It's also better to remove your strings in order, and work your way from the outside, in.  That means that you want to start with your left "G" string, then the right "G" string.  Then you want to move to the left "D" string, and then the right "D" string.  Then when you switch to the other side, you'll start with the "E" string that's on the right, and move to the "E" string that's on the left.  Then you'll move to the right "A" string, and then the left "A" string.

When you open a new package of strings, you may find that the manufacturer has a different system for identifying their strings.  (Meaning that the strings that you bought, have nothing on the package anywhere to indicate whether they are "G, D, A or E".)  Some manufacturers identify their strings by the numbers "1, 2, 3 and 4".   If you see these numbers on your strings, "1" would be the "E" string, "2" would be the "A" string, "3" would be the "D" string, and "4" would be the "G" string.  Other manufacturers simply identify their strings by the gauge, because they assume you know that the lower the gauge, the thinner the string.  So if you have a set of strings identified only by the gauges 11-16-26-40, "11" would be the "E" string, "16" would be the "A" string, "26" would be the "D" string, and "40" would be the "G" string.  If you're really not certain whether or not you've got the right string, hold it up and compare to the other string that's still on your mandolin.  It's usually pretty easy to tell whether or not it's the same gauge or not.

Let's start with your left "G" string.  Unwind it carefully, until you can completely remove the old string.  You may find a keywinder handy for this purpose – it's a little gadget that looks like a crank, that you slip over the tuning key so that you can wind and unwind it faster.  Personally, I can't work the stupid things, and I have to turn my keys by hand.  Throw the old string out, so that you don't accidentally put the wrong string back on.  Taking one of the new "G" strings, attach the loop end to the little hook in the tailpiece.  Feed the string up the fingerboard, and across the nut.  Turn the tuning key until the hole through it is parallel to the neck, and feed the string through the hole with your left hand.  Pull it tight, until there is no slack.

With your right hand, measure the string approximately two inches (a thumb's length) away from the tuning key.  Put a crimp in the string (bend it in to an "L" shape) at that point – that's how much "extra" of the string you'll need, in order to wrap it around the tuning key.  Don't cut the string yet, even though the excess is going to get in your way.  You don't want to cut anything until you're 100% sure that you've made no mistakes.  Pull the string back so that the crimp in it is against the tuning key, and start winding so that the key turns counter-clockwise.  You may find that the string pops off of the hook on the bottom during this process.  What works for me is purposely take the string off the hook, turn the tuning key with one hand, and try to guide the string around the tuning key with the other hand, while holding it taut.  I let it get wrapped around the tuning peg about two times, because there's still enough slack left in the string at that point to allow me to slip it over the hook at that time.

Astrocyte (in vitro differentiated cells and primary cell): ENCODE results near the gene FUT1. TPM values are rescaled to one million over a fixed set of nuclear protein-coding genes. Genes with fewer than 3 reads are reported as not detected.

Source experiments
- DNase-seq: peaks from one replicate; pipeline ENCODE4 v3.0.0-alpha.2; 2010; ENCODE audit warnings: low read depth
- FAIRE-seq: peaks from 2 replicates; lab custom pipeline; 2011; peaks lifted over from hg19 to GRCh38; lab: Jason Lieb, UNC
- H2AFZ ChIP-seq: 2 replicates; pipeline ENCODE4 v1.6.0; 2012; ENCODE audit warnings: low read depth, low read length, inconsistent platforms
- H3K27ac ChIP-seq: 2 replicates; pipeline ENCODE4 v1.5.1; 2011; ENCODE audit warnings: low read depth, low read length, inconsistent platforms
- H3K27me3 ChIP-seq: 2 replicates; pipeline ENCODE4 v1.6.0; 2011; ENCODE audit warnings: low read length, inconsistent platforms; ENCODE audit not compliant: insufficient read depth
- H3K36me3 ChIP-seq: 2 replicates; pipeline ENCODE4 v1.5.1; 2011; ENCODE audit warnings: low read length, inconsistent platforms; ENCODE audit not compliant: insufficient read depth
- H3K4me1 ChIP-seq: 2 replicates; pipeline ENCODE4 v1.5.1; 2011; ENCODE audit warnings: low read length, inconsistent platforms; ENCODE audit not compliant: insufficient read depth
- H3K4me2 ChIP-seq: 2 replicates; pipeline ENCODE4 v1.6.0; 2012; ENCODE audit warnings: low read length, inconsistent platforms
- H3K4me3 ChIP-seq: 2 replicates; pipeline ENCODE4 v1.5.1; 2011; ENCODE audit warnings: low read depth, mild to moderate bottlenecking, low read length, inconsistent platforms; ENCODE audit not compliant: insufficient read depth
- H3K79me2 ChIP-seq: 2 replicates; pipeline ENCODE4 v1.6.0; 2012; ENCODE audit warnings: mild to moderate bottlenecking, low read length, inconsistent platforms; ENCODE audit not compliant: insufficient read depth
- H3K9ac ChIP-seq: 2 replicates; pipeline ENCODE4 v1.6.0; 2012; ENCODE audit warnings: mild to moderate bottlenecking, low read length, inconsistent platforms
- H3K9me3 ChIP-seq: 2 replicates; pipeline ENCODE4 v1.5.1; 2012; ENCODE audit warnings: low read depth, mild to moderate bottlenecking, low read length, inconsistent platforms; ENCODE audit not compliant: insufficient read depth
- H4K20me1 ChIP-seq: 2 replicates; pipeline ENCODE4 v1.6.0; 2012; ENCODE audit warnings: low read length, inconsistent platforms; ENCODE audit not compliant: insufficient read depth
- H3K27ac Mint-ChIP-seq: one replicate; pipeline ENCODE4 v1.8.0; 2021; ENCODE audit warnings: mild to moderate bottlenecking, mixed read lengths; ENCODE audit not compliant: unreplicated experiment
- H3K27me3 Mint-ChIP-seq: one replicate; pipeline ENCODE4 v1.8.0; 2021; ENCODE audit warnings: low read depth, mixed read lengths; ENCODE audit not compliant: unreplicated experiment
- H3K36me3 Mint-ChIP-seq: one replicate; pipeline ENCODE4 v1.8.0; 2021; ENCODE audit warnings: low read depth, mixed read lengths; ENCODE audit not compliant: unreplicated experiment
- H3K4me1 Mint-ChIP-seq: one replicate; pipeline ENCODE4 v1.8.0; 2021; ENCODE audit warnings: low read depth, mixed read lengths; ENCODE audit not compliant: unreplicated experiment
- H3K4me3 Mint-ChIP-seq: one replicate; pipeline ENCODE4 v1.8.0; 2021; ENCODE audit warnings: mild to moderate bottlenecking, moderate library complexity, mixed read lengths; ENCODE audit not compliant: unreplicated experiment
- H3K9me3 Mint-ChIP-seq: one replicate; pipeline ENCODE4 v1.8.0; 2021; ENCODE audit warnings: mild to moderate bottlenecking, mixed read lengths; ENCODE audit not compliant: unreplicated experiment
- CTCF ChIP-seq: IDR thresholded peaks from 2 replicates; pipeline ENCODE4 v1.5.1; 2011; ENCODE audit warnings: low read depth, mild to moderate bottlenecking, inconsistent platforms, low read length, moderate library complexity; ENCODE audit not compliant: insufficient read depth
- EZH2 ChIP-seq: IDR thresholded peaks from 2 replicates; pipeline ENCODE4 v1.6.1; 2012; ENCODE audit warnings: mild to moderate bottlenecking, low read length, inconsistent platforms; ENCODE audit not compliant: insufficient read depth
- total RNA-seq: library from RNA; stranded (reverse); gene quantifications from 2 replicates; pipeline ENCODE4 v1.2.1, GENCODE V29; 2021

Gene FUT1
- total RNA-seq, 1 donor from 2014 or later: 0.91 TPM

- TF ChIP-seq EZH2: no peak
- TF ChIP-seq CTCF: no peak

As you are tightening the tuning key, make sure that the string falls in to the grooves that were cut for it, in both the nut and the bridge.  If you don't, the string will roll around while you play.  Tighten the string, but don't bother to try and tune it "exactly" with your electronic tuner.  New strings stretch, so you will need to retune it "exactly", once all of the new strings are in place.  You will have an excess piece of string about six inches long sticking out – just leave it there for now.

Repeat the same process with the "G" string on the right side, then the "D" on the left side, and then the "D" on the right side.  Make sure that the strings sit in the grooves in the nut and the bridge, and that they wind counter-clockwise on the tuning peg.  No strings should touch or cross one another.

Then repeat the process for the "A" and "E" strings on the right side of the peg head.  Start with the "E" string on the right side, and work your way inward.  Make sure that the strings sit in the grooves in the nut and the bridge, and that they wind clockwise on the tuning page.  No strings should touch or cross one another.

Once all of the strings are wound correctly, tune the mandolin.  If it tunes correctly, and sounds good, then go ahead and trim the extra string off with your wire cutters.  Cut it as close to the tuning peg as you can, without risk of damaging any other portion of the string.

Finally, when you are done with the restringing, take a small amount of guitar polish and polish your mandolin.  While you are doing this, inspect your mandolin carefully for signs of wear and tear that may require repair.